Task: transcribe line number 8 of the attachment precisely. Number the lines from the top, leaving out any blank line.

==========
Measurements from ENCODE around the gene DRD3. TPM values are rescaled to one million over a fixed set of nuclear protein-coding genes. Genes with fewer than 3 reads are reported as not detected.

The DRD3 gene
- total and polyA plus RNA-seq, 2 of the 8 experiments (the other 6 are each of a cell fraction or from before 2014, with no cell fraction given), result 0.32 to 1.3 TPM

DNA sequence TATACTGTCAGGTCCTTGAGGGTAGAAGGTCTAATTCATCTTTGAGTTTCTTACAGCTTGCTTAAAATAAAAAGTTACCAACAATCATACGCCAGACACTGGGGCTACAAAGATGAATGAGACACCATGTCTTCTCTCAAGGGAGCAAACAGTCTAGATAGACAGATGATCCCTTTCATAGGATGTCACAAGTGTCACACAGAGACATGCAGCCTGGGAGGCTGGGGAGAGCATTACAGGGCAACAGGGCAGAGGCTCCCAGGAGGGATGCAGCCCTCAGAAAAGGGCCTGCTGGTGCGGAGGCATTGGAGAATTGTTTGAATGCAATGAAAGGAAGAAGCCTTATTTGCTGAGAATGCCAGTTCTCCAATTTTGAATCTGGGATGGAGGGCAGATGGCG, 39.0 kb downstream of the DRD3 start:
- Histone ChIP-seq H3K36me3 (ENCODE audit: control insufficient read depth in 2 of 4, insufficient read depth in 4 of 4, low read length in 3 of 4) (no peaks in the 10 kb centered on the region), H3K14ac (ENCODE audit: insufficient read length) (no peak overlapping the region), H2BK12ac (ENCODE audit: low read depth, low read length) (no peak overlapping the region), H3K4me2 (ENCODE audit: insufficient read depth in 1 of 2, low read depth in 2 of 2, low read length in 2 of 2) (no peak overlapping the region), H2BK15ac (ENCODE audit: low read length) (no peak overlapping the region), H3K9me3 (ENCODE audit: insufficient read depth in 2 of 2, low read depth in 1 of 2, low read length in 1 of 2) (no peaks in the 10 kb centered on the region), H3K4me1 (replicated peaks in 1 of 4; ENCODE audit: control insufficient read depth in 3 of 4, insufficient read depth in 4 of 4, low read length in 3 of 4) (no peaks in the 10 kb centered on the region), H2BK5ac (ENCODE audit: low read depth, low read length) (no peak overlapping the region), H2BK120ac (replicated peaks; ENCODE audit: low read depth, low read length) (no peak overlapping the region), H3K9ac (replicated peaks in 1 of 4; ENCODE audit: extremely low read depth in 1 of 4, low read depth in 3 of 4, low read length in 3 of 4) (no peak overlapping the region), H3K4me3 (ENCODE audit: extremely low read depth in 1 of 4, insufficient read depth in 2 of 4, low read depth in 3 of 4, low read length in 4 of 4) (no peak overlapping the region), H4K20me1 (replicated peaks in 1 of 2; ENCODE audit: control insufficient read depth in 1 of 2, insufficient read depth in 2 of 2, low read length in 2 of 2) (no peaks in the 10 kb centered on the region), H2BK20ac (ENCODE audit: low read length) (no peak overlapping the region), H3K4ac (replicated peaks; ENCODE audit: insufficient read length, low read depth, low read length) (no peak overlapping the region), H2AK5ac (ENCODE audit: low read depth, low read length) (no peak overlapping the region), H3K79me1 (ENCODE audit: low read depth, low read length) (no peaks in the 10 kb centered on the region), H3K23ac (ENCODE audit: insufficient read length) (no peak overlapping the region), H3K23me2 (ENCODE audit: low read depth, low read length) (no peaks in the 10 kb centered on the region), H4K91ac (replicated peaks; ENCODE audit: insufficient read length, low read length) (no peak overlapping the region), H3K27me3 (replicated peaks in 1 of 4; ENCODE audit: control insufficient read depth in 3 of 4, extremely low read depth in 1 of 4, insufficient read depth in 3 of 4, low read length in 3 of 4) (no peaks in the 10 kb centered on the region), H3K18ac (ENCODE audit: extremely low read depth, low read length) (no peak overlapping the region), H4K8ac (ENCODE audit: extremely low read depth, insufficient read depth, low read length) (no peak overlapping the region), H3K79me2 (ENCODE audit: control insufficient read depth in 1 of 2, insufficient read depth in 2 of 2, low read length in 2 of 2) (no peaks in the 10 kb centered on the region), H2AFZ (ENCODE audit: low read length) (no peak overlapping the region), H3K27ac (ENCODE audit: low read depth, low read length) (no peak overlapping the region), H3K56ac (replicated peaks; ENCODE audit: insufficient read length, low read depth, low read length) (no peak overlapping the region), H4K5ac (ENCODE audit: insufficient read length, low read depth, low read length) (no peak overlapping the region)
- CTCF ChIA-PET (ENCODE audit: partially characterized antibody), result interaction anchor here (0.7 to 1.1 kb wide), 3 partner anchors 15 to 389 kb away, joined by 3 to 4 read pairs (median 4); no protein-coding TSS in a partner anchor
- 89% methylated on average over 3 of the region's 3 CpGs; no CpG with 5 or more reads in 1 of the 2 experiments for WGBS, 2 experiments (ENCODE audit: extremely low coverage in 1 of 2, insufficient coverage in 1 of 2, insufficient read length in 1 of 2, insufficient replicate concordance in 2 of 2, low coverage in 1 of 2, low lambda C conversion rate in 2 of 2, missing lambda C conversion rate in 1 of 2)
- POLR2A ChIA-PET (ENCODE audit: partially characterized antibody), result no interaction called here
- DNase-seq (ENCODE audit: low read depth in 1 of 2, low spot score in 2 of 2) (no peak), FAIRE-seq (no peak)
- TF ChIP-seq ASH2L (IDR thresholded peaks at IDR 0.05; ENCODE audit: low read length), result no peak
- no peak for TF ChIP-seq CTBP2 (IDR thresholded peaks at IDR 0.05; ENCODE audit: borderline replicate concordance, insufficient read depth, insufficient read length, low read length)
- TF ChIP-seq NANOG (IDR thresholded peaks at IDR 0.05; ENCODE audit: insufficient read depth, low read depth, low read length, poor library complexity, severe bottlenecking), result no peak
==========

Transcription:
- POLR2A ChIA-PET (ENCODE audit: partially characterized antibody), result no interaction called here